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5 great movies about deception
— "Infernal Affairs" (2002): A loyal young member of the mob infiltrates the police force and an undercover cop works his way deep within the mafia. Years later, each man must sniff out the mole in the other's organization — each man must find the other. Sound familiar? That's because this hugely suspenseful Hong Kong thriller was the basis for "The Departed," the 2006 film that finally earned Martin Scorsese his long-overdue Academy Award for best director (along with prizes for best picture, adapted screenplay and editing). The lies and cover stories must remain airtight, even as crises of identity and purpose begin to creep into the characters' consciousness. Andy Lau and Tony Leung are both great as two sides of the same coin who must tap into their resourcefulness as the danger of being exposed increases.
— "Compliance": This movie made me so angry while I was watching it. How could anybody be so stupid? How could anybody be tricked into falling for such outlandish manipulation? But that's where the power comes from in writer-director Craig Zobel's startling film with its understated performances: This did happen, over and over, across the country. He's just exposing an element of human nature we'd rather suppress. A prank phone caller pretending to be a police officer (Pat Healy) tells the middle-aged manager of a fast-food restaurant (Ann Dowd) that a young, pretty employee (Dreama Walker) has stolen money from a customer, and leads her though a series of increasingly invasive, degrading investigative steps. Everyone goes along with this charade — no one thinks to question it — and all you can do is sit in your seat and watch, and squirm.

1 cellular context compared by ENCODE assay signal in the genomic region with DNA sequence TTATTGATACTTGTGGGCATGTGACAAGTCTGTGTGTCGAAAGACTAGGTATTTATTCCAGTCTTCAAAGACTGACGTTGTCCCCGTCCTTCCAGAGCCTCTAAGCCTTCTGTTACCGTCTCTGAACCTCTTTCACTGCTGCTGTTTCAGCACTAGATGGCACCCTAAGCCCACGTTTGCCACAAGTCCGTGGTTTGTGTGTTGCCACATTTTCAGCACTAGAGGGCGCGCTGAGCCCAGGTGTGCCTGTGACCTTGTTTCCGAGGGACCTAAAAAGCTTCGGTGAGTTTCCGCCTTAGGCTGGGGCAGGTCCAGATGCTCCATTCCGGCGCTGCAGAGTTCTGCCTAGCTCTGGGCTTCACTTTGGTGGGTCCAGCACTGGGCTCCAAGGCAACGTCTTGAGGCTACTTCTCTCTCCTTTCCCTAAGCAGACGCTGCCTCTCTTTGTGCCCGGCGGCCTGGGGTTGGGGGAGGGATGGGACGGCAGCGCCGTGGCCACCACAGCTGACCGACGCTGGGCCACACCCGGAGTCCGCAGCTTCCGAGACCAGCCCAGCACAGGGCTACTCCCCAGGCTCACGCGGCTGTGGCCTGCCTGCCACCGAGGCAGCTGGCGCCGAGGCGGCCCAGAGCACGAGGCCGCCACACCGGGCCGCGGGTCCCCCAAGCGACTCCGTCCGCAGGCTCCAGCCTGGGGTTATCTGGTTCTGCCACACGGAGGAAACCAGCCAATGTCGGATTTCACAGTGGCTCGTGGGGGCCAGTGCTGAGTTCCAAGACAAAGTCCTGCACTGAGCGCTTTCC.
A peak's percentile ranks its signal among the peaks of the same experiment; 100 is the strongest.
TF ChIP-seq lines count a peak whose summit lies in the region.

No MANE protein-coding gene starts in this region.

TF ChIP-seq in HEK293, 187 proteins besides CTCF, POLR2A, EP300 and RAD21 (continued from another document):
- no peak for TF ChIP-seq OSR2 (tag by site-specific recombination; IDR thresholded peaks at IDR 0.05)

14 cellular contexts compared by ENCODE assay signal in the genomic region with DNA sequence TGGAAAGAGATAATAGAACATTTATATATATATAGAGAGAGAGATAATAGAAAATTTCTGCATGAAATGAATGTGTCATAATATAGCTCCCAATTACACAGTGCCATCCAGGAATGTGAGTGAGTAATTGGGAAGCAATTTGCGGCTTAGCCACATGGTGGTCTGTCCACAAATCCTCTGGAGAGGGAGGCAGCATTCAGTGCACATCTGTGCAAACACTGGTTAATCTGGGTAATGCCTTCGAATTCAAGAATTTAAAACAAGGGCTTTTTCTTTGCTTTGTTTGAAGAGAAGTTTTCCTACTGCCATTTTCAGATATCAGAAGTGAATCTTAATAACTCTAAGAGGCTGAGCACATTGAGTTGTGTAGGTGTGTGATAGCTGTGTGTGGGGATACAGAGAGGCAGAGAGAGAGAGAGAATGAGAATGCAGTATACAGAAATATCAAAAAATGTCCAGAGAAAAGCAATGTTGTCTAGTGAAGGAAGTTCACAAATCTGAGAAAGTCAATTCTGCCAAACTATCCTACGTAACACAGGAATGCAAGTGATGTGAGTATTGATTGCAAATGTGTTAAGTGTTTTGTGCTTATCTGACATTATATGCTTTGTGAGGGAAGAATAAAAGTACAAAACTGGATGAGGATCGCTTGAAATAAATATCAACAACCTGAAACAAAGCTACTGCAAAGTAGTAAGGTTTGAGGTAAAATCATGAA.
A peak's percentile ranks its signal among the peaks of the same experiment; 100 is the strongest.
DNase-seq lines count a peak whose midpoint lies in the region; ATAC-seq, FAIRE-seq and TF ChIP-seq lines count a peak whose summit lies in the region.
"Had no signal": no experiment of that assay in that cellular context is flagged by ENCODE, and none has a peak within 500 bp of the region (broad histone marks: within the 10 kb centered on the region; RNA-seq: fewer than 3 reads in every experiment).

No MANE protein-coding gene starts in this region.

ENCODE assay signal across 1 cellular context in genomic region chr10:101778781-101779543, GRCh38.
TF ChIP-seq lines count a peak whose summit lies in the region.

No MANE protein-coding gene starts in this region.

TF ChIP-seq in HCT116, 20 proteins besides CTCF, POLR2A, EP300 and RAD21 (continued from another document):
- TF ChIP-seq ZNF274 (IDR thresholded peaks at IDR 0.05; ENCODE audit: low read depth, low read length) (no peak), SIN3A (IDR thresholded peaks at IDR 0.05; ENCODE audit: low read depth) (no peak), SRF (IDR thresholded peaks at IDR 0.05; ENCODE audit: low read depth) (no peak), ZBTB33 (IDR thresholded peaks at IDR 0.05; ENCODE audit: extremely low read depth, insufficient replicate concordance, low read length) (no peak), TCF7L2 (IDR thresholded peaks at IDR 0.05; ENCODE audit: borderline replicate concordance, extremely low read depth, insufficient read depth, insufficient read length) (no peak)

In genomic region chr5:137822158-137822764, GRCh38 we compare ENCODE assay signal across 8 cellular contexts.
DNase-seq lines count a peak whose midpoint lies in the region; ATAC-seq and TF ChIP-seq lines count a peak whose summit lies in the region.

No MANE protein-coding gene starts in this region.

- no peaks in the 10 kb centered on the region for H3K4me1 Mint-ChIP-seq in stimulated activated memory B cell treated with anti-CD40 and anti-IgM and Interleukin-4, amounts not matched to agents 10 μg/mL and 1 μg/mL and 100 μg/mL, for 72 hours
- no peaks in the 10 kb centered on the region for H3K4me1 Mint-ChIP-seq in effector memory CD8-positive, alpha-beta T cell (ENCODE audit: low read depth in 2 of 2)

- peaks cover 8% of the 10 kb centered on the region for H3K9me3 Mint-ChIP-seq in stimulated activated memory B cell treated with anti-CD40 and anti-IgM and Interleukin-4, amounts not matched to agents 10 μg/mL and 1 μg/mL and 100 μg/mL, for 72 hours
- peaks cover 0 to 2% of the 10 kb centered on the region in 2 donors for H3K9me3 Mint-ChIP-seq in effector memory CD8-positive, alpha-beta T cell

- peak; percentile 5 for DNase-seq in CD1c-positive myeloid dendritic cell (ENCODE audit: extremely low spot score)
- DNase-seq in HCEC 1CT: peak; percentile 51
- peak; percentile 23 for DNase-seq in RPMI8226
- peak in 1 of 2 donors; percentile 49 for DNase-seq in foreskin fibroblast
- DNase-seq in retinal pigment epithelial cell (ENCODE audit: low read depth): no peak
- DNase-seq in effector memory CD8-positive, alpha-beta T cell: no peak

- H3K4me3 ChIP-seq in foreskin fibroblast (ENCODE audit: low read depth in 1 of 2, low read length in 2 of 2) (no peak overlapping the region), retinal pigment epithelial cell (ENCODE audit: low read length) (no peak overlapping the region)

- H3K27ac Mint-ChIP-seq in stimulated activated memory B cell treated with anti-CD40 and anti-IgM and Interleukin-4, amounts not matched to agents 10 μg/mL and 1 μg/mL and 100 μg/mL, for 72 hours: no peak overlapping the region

Think of any others? Share them with AP Movie Critic Christy Lemire through Twitter: http://twitter.com/christylemire .